On the Line with CWLA is a thought-provoking, interactive, live Internet radio program focusing on subjects, stories, and strategies of special interest to child welfare policymakers, providers, and practitioners. The program, devoted solely to discussions about the welfare of America's vulnerable children, features a forum where numerous points of view and voices of experience within the child welfare universe can be heard. To listen to On the Line with CWLA, go to www.blogtalkradio.com/CWLA-Radio.

The live program, hosted by broadcasting veteran Tony Regusters, is a production of CWLA that will provide a platform for CWLA member organizations, their staffs, its partners, and concerned citizens in the national community to share ideas and thoughts about critical issues that affect child welfare agencies, vulnerable children and teens, and their families.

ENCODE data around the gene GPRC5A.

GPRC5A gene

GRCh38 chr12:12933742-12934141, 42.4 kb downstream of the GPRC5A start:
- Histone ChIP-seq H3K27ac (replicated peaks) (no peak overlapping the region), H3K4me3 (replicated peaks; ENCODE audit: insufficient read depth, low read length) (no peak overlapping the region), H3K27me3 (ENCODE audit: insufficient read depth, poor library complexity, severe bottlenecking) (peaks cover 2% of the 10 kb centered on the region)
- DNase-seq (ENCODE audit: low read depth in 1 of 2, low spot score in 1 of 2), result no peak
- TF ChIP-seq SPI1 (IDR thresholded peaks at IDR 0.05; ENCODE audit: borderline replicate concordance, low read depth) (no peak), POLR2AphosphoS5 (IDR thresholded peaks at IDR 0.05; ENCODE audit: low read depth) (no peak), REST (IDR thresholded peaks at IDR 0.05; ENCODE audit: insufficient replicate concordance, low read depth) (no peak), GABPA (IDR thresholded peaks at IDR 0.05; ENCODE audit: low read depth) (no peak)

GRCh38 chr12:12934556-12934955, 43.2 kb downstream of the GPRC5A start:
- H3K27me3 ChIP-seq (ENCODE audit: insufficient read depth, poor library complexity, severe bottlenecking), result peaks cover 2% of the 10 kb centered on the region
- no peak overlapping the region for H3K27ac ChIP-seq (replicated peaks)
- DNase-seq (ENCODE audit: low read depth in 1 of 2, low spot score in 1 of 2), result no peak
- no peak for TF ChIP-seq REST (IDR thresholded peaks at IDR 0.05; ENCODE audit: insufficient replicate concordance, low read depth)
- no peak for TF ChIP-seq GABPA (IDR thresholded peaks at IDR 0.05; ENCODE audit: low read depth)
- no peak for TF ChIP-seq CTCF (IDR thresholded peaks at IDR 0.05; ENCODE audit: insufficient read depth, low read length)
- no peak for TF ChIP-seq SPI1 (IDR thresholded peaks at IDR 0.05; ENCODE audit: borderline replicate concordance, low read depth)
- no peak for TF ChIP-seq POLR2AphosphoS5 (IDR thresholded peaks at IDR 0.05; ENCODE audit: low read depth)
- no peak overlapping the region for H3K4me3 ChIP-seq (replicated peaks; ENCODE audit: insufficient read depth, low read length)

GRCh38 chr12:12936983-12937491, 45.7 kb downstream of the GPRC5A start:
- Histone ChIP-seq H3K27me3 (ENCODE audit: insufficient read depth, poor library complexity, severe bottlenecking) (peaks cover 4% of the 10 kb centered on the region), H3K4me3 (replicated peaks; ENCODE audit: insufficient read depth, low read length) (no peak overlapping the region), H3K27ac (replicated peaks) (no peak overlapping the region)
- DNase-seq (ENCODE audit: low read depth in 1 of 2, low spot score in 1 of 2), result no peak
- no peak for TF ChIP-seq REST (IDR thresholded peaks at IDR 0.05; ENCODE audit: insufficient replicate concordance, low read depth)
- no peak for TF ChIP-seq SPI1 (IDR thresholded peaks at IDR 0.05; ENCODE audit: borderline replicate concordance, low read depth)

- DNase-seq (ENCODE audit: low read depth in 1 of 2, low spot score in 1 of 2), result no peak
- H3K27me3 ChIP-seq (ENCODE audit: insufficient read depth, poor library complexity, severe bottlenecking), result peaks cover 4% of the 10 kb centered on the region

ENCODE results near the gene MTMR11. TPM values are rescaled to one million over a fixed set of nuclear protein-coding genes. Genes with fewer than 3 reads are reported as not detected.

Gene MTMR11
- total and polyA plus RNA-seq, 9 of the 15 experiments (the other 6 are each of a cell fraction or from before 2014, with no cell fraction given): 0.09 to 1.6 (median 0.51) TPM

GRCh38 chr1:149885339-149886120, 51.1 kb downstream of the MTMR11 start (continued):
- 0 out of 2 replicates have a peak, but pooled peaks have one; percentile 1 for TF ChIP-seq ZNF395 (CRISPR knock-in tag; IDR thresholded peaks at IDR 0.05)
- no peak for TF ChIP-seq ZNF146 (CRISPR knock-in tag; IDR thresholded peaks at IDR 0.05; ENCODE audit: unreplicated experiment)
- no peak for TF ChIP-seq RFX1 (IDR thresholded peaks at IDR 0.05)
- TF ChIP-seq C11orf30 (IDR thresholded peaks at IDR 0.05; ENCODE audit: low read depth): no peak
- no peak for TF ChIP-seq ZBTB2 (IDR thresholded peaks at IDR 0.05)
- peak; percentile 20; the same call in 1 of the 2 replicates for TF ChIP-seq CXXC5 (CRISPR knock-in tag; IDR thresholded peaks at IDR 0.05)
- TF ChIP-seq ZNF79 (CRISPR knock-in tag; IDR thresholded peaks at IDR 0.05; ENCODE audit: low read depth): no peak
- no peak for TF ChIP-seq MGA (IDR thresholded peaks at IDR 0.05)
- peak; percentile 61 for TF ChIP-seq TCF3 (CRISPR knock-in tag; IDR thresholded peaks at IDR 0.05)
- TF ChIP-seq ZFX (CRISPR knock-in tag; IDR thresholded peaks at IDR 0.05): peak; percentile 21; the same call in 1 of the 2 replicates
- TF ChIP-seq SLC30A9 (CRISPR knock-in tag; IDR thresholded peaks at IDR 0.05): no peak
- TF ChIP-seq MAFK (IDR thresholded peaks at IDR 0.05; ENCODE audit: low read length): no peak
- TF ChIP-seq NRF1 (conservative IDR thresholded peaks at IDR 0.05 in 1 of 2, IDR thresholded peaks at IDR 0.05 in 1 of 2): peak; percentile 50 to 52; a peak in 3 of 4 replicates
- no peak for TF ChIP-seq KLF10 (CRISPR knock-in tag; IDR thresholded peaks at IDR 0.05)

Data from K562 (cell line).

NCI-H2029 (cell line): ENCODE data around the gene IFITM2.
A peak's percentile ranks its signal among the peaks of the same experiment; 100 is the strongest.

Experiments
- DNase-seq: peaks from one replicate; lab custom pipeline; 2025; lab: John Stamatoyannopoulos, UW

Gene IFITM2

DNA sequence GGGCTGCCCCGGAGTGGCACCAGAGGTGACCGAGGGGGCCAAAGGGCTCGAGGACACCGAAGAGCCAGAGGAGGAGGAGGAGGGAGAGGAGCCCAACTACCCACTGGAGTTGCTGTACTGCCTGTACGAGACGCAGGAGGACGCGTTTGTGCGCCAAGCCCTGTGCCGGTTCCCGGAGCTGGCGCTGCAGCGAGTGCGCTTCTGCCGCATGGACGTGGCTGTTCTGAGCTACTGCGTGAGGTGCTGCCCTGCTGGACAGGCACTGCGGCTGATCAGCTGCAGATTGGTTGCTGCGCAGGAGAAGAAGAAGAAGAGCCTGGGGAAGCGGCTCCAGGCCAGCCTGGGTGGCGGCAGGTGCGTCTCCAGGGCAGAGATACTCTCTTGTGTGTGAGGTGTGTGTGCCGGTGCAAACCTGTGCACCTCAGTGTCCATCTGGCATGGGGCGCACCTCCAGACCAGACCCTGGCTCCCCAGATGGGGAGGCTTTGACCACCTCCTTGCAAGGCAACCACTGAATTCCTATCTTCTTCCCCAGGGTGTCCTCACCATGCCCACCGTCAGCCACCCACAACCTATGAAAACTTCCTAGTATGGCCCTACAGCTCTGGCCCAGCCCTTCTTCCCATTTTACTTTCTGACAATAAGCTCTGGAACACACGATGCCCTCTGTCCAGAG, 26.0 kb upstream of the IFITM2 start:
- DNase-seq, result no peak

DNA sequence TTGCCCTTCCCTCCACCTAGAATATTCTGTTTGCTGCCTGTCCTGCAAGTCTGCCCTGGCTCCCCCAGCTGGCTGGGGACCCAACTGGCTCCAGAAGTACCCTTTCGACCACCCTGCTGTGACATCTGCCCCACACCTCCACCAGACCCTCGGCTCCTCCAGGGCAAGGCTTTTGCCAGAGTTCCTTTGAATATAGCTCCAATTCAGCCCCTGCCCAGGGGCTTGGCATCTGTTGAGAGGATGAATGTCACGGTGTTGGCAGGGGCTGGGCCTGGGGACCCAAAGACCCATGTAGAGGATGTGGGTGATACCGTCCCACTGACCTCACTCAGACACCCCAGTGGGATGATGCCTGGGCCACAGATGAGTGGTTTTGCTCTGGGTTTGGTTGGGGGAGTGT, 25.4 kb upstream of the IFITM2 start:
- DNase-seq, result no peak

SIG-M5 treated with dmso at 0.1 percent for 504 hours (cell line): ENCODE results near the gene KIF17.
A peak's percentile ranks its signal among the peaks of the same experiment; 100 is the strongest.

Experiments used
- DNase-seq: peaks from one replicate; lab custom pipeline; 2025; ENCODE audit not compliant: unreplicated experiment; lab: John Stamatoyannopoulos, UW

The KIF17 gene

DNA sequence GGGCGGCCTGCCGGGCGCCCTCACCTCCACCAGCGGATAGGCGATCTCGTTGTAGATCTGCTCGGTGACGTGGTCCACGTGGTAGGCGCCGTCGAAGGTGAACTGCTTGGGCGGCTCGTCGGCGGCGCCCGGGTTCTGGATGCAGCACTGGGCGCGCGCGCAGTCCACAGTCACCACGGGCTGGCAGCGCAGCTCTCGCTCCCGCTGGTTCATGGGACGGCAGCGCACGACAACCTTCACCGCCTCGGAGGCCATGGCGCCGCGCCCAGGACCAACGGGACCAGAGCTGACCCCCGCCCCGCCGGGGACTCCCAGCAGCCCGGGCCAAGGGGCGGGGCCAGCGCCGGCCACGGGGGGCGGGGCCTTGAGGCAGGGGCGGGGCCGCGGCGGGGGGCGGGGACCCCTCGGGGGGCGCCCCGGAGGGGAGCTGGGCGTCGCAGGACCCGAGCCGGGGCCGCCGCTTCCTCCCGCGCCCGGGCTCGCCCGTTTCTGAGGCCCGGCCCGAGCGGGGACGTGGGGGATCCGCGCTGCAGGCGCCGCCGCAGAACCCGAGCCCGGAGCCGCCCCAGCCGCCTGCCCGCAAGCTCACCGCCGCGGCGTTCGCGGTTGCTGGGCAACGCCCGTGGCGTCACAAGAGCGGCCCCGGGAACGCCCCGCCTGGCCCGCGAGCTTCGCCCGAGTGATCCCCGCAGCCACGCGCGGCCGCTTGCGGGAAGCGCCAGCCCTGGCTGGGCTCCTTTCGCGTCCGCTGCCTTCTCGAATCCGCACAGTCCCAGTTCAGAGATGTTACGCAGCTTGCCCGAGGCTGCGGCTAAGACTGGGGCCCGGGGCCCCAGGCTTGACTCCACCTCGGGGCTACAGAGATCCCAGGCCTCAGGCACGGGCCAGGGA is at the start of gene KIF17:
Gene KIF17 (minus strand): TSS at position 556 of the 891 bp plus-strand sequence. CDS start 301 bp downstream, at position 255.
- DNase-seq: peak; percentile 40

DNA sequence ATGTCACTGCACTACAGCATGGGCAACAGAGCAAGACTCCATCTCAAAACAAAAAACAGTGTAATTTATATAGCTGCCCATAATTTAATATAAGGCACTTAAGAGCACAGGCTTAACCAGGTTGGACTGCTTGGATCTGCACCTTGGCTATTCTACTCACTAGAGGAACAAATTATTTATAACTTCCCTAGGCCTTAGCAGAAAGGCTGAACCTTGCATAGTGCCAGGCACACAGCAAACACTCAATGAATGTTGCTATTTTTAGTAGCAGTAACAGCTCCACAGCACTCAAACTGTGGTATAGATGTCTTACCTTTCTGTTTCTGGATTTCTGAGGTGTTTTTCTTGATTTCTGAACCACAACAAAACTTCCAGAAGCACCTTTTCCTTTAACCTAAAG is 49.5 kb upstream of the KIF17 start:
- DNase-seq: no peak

The weekly subject-oriented, solutions-driven program will broadcast Wednesdays, 2:00-2:30 pm ET and feature indepth, timely discussions with leading child welfare experts, agents, and advocates; leadership and representatives from CWLA's member agencies; and local and national political figures working to improve child welfare and give a voice to child welfare professionals, providers, and practitioners nationwide.

Upcoming Shows

March 12, Public Policy Perspectives on the Child Welfare Workforce
The second in a four-part series focused on the child welfare workforce throughout March--National Professional Social Work Month.